J.J. Thompson And The Discovery Of The Electron
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J.J.Thomson and the Discovery of the Electron
Thomson in the 1920s
Page of cathode ray manuscript in Thomsons own hand
J.J.Thomson and the Discovery of theElectron
E.A.DAVIS and I.J.FALCONER
UK Taylor & Francis Ltd., 1 Gunpowder Square, London EC4A 3DEUSA Taylor & Francis Inc., 1900 Frost Road, Suite 101, Bristol, PA 19007
This edition published in the Taylor & Francis e-Library, 2005.
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Copyright Taylor & Francis Ltd 1997
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British Library Cataloguing in Publication DataA catalogue record for this book is available from the British Library
ISBN 0-203-48409-6 Master e-book ISBN
ISBN 0-203-79233-5 (Adobe eReader Format)ISBN 0-7484-0696-4 cased
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Cover design by Youngs Design in Production
To Christine and Kenneth
1 Formative Years 1
Education at Owens College 1
Cambridge and the Mathematics Tripos 6
2 Early Research 9
Analytical Dynamics 9
Electromagnetic Mass 12
College LectureshipVortex Atoms 12
The Cavendish Laboratory 14
Facsimiles: J.J.Thomson, On the Electric and Magnetic Effects Produced by the Motion ofElectrified Bodies, Philosophical Magazine, 11 (1881), 22934.
J.J.Thomson, Treatise on the Motion of Vortex Rings, 1882, pp. 12 and 11424. 25
3 Cavendish Professorship: First Years 35
Appointment as Cavendish Professor 35
Gaseous Discharge 36
The Changing Nature of the Cavendish 41
Facsimiles: J.J.Thomson, On the Theory of the Electric Discharge in Gases, PhilosophicalMagazine, 15 (1883) 42734.
J.J.Thomson, Some Experiments on the Electric Discharge in a Uniform Electric Field, with someTheoretical Considerations about the Passage of Electricity Through Gases, Proceedings of theCambridge Philosophical Society, 5 (1886) 3919.
4 Gaseous Discharges: Further Developments (18911895) 60
Grotthus Chains and Faraday Tubes of Force 60
Electrodeless Discharges 65
Electrolysis of Steam and Condensation 67
Electricity of Drops 69
The Gyroscopic Atom and Chemical Combinations 70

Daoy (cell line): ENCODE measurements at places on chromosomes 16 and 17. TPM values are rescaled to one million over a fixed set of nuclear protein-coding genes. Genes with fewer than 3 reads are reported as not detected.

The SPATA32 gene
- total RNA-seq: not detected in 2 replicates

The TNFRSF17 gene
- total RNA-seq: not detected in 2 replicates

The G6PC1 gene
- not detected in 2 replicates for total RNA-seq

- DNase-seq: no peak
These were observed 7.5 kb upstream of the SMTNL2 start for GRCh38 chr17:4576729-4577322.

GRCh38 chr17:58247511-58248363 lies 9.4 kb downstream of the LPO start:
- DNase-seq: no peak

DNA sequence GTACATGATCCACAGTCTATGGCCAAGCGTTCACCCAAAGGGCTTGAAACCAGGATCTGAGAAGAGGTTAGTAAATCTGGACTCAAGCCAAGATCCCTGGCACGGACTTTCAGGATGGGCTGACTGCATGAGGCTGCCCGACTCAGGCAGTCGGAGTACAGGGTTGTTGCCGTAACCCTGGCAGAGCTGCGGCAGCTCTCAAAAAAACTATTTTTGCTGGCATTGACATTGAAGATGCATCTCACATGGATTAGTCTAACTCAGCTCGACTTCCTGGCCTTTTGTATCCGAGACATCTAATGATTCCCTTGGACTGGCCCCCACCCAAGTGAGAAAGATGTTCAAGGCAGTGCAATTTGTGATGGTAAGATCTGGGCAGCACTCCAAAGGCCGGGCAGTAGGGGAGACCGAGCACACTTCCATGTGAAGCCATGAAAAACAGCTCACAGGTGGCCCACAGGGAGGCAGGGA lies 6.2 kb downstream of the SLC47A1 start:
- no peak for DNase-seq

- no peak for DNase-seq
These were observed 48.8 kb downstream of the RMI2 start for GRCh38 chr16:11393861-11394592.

Facsimile: J.J.Thomson, The Relation between the Atom and the Charge of Electricity Carried byit, Philosophical Magazine, 40 (1895) 51127.
5 X-rays and Cathode Rays (18951900) 87
Research Students 87
The Cathode Ray Controversy 96
Resolution of the Cathode Ray Problem 97
Measurement of the Charge 101
Corpuscles versus Electrons 105
Acceptance of Subatomic Particles 106
Facsimiles: J.J.Thomson, Cathode Rays, Proceedings of the Royal Institution (1897), pp. 114. 110
J.J.Thomson, Cathode Rays, Philosophical Magazine, 44 (1897) 296314. 121
J.J.Thomson, On the Masses of the Ions in Gases at Low Pressures, Philosophical Magazine, 48(1899) 54767.
6 Later Years 151
The Electromagnetic View of Matter and the Thomson Atom 151
Positive Rays 157
The Structure of Light 161
Views on Physical Theories 165
Last 20 Years 166
Facsimile: J.J.Thomson, The Structure of the Atom, Proceedings of the Royal Institution, 18 (1905)115.
7 Subsequent Developments 185
Elementary Particle Physics 185
The Electronics Revolution 188
The Masters Lodge at Trinity College in Cambridge faces onto the Great Court of grand and pleasingproportions and is backed by its walled garden leading down to the River Cam. It has been the serene homefor more than three hundred years of great academic figures. Sir Joseph Thomson, my grandfather and thelast Master to hold the position for life, died there in August 1940 at the age of 83. He and his wife Rosehad lived in the Lodge, together with their daughter Joan, for 22 years, presiding over the grandest ofCambridge Colleges with a simple wisdom, tact and humour that complemented his achievements as aphysicist of super-eminence, as Lloyd George once described him.
1940 was a bleak moment for the nation and scarcely an appropriate time to assess the place in science ofJ.J. Thomson, the initials by which he was invariably known rather than the title Sir Joseph. The mainperiod of his creativity lay roughly between the years 1890 and 1910; the high point, which gave him fame,was his work with cathode rays leading in 1897 to his theory about corpuscles smaller than atoms, later tobe called electrons, and subsequent confirmation of these theoretical ideas with proof of the particlesexistence, which many had doubted, by a series of brilliant experiments.